Long-closed US, Cuba em­bassies re­open

Lesotho Times - - International -

peo­ple at­tended the cer­e­mony at the nearly cen­tury-old man­sion. The US del­e­ga­tion was headed by As­sis­tant Sec­re­tary of State Roberta Jacobson.

Be­fore dawn on Mon­day, work­ers hung the Cuban flag in the lobby of the State Depart­ment along­side the ban­ners of other coun­tries with which the United States has diplo­matic re­la­tions.

“We’ve waited a long time for this day,” Sen­a­tor Pa­trick Leahy, a staunch sup­porter of rap­proche­ment, said as he en­tered the grounds of the Cuban Em­bassy.

Hard-line anti-cas­tro law­mak­ers, such as Sen­a­tors Marco Ru­bio and Bob Me­nen­dez, who op­pose Mr Obama’s out­reach to Cuba, were not in­vited.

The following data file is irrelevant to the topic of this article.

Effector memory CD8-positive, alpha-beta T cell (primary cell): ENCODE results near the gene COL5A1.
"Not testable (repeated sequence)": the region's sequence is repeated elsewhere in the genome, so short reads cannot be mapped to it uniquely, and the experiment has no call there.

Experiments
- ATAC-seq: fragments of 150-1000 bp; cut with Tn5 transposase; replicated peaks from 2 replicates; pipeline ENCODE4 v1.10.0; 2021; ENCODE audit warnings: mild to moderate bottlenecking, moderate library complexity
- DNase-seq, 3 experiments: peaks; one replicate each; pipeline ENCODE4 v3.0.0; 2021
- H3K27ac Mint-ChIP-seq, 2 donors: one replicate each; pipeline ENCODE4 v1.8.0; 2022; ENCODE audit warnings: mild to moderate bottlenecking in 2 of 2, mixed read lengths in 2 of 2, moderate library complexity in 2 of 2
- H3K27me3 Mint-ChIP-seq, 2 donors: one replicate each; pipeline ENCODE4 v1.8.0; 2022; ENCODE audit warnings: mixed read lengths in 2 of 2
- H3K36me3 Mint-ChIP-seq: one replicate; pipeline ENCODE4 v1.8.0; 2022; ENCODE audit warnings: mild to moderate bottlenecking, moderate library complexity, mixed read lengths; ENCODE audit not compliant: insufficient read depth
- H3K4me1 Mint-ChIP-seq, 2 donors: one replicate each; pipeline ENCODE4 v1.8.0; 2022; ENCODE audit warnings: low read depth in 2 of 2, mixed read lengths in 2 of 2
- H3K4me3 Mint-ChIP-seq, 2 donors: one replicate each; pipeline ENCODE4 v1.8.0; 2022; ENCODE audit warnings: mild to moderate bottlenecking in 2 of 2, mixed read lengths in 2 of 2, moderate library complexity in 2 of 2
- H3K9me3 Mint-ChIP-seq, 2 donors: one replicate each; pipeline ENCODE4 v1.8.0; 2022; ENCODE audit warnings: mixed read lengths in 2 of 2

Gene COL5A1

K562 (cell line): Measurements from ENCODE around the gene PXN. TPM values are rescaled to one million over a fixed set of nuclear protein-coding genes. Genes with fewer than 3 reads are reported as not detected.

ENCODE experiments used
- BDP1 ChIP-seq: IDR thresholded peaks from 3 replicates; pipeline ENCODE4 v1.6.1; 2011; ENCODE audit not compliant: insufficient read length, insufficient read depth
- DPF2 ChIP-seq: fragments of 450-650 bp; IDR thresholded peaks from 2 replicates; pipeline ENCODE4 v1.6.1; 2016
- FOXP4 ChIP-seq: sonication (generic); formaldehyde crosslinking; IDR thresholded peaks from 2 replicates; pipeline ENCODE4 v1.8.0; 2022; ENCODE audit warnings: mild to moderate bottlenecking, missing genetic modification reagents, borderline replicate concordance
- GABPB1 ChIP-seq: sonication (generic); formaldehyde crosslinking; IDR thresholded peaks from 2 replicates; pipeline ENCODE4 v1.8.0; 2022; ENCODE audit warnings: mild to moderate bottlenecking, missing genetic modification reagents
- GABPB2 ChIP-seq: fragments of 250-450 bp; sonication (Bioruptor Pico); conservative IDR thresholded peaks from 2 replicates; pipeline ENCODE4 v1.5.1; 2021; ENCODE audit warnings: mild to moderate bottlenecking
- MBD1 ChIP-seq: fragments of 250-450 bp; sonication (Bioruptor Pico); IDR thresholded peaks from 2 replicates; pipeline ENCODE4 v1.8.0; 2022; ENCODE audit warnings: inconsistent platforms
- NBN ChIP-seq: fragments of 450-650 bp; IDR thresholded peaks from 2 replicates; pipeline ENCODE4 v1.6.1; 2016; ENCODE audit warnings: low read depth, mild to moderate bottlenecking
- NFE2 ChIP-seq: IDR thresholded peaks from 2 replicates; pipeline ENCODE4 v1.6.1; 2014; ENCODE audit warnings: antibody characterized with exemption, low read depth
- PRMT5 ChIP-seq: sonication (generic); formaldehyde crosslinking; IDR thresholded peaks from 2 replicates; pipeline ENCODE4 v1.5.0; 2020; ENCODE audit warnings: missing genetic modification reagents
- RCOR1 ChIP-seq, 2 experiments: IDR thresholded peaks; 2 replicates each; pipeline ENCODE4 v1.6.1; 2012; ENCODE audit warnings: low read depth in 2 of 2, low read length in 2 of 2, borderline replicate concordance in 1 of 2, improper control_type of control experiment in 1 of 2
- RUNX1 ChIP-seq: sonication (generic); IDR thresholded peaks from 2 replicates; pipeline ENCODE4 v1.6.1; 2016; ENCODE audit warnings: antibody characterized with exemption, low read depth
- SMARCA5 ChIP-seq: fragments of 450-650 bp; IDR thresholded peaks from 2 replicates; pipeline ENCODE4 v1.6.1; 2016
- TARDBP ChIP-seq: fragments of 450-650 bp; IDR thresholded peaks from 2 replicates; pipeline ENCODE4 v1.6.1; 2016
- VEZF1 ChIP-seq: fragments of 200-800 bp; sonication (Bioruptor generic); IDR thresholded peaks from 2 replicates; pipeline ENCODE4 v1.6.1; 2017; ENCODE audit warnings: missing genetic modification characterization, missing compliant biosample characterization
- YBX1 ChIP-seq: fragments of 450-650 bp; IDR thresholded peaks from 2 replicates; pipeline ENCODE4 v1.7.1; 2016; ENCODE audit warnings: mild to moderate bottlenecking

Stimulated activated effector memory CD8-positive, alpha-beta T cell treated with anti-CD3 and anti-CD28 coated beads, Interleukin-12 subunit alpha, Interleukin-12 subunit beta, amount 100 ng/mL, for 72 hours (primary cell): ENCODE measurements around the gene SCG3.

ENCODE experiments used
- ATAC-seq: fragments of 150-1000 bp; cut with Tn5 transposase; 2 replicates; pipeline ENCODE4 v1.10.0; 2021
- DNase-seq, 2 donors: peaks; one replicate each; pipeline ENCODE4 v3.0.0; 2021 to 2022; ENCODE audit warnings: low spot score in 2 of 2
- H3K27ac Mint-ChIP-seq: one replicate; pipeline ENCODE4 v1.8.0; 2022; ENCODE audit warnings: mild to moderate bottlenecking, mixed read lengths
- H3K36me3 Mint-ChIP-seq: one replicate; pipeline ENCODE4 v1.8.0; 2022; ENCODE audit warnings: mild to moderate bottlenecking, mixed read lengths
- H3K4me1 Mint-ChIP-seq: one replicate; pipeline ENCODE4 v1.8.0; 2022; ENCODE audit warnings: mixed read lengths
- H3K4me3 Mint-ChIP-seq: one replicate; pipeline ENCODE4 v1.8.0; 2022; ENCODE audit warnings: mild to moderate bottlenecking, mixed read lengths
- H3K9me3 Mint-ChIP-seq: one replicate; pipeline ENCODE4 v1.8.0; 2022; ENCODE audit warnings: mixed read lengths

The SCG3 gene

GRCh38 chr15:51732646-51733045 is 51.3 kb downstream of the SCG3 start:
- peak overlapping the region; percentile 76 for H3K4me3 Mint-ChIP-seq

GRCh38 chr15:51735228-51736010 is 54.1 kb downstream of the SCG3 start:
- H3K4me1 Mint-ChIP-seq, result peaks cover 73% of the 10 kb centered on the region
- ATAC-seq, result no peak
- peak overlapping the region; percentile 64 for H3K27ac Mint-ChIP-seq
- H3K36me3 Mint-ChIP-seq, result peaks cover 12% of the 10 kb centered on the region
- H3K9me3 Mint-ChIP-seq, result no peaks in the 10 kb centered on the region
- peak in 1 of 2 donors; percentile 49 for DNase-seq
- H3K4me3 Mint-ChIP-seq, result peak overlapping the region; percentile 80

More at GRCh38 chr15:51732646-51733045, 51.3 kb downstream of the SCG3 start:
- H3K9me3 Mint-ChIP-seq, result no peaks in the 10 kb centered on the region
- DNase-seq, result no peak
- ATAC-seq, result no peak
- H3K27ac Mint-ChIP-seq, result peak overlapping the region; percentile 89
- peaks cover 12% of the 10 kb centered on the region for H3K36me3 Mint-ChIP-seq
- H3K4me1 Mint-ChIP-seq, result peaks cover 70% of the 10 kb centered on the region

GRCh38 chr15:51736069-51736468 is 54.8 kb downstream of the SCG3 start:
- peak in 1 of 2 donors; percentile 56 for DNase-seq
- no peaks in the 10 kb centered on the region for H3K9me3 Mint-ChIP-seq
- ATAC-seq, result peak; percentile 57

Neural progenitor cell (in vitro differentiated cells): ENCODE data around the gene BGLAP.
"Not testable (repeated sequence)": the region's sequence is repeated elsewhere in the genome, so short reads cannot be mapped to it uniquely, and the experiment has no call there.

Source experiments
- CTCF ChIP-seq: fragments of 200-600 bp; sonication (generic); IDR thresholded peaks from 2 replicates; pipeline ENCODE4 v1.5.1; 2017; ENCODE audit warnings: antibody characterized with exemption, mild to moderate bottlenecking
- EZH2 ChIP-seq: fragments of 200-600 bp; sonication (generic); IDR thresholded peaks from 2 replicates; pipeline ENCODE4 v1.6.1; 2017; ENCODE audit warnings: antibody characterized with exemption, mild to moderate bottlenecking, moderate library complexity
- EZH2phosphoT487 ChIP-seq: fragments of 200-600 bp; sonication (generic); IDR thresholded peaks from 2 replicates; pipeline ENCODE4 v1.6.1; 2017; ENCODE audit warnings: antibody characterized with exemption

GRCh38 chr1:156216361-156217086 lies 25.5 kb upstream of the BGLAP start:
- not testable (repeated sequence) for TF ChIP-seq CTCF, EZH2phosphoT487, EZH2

Repub­li­can pres­i­den­tial can­di­date Jeb Bush un­der­scored his op­po­si­tion on Twit­ter: “Obama’s rush to re­store diplo­matic re­la­tions with Cuba is wrong. This em­bassy will only serve to fur­ther le­git­imize re­pres­sive regime.”

The open­ing to Cuba re­flects Mr Obama’s pres­i­den­tial doc­trine of ne­go­ti­at­ing with en­e­mies, a con­cept that faces an even tougher test with a nu­clear deal reached with Iran last week.

But the coun­ter­point to restora­tion of ties is a long list of lin­ger­ing dis­putes, as well as Ha­vana’s de­sire to keep a tight rein on Cuba’s so­ci­ety and its state-run econ­omy.

In ad­di­tion to lift­ing the em­bargo, Ha­vana de­mands the re­turn of the US naval base at Guan­tanamo Bay — an is­sue that Mr Kerry said Cuba had “strong feel­ings about” but which is not cur­rently un­der dis­cus­sion.

Other prob­lems in­clude the coun­tries’ out­stand­ing le­gal claims against each other and Cuba’s shel­ter­ing of Amer­i­can fugi­tives.

— Reuters

The Cuban flag is hoisted as the em­bassy in Washington re­opens on Mon­day.

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